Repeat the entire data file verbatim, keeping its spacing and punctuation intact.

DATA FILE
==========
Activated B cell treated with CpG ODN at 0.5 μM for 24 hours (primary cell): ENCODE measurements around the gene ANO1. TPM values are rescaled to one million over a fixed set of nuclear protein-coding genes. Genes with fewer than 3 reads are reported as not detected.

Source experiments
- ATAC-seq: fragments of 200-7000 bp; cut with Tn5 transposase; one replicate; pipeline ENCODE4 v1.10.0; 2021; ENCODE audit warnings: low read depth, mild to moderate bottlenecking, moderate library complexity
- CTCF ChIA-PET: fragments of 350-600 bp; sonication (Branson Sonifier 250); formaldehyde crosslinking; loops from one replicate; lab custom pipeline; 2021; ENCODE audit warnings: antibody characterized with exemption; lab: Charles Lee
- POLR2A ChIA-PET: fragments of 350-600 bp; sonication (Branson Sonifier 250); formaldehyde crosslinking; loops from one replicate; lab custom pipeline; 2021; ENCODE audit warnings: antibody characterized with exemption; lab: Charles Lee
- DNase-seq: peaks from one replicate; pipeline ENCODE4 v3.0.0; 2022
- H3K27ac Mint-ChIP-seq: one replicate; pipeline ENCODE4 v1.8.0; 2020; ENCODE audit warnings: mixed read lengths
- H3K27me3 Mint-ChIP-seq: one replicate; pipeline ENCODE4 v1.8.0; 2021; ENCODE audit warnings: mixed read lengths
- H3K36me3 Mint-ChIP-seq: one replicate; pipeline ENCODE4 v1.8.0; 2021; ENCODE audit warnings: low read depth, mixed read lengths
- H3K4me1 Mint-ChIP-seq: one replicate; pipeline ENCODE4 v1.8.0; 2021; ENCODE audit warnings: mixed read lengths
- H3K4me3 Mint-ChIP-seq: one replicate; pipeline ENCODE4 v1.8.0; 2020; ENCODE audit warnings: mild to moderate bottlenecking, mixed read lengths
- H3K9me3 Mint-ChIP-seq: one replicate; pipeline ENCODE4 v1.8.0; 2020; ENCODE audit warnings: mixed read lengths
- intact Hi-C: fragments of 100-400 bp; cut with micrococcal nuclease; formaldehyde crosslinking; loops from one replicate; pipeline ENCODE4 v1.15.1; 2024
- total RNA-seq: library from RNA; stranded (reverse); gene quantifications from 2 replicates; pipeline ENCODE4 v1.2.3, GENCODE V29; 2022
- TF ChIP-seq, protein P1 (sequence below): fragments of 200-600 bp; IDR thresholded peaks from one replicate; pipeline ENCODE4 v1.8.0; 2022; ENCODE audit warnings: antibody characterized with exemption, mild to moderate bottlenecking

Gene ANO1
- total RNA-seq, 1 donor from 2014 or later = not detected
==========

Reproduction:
Activated B cell treated with CpG ODN at 0.5 μM for 24 hours (primary cell): ENCODE measurements around the gene ANO1. TPM values are rescaled to one million over a fixed set of nuclear protein-coding genes. Genes with fewer than 3 reads are reported as not detected.

Source experiments
- ATAC-seq: fragments of 200-7000 bp; cut with Tn5 transposase; one replicate; pipeline ENCODE4 v1.10.0; 2021; ENCODE audit warnings: low read depth, mild to moderate bottlenecking, moderate library complexity
- CTCF ChIA-PET: fragments of 350-600 bp; sonication (Branson Sonifier 250); formaldehyde crosslinking; loops from one replicate; lab custom pipeline; 2021; ENCODE audit warnings: antibody characterized with exemption; lab: Charles Lee
- POLR2A ChIA-PET: fragments of 350-600 bp; sonication (Branson Sonifier 250); formaldehyde crosslinking; loops from one replicate; lab custom pipeline; 2021; ENCODE audit warnings: antibody characterized with exemption; lab: Charles Lee
- DNase-seq: peaks from one replicate; pipeline ENCODE4 v3.0.0; 2022
- H3K27ac Mint-ChIP-seq: one replicate; pipeline ENCODE4 v1.8.0; 2020; ENCODE audit warnings: mixed read lengths
- H3K27me3 Mint-ChIP-seq: one replicate; pipeline ENCODE4 v1.8.0; 2021; ENCODE audit warnings: mixed read lengths
- H3K36me3 Mint-ChIP-seq: one replicate; pipeline ENCODE4 v1.8.0; 2021; ENCODE audit warnings: low read depth, mixed read lengths
- H3K4me1 Mint-ChIP-seq: one replicate; pipeline ENCODE4 v1.8.0; 2021; ENCODE audit warnings: mixed read lengths
- H3K4me3 Mint-ChIP-seq: one replicate; pipeline ENCODE4 v1.8.0; 2020; ENCODE audit warnings: mild to moderate bottlenecking, mixed read lengths
- H3K9me3 Mint-ChIP-seq: one replicate; pipeline ENCODE4 v1.8.0; 2020; ENCODE audit warnings: mixed read lengths
- intact Hi-C: fragments of 100-400 bp; cut with micrococcal nuclease; formaldehyde crosslinking; loops from one replicate; pipeline ENCODE4 v1.15.1; 2024
- total RNA-seq: library from RNA; stranded (reverse); gene quantifications from 2 replicates; pipeline ENCODE4 v1.2.3, GENCODE V29; 2022
- TF ChIP-seq, protein P1 (sequence below): fragments of 200-600 bp; IDR thresholded peaks from one replicate; pipeline ENCODE4 v1.8.0; 2022; ENCODE audit warnings: antibody characterized with exemption, mild to moderate bottlenecking

Gene ANO1
- total RNA-seq, 1 donor from 2014 or later = not detected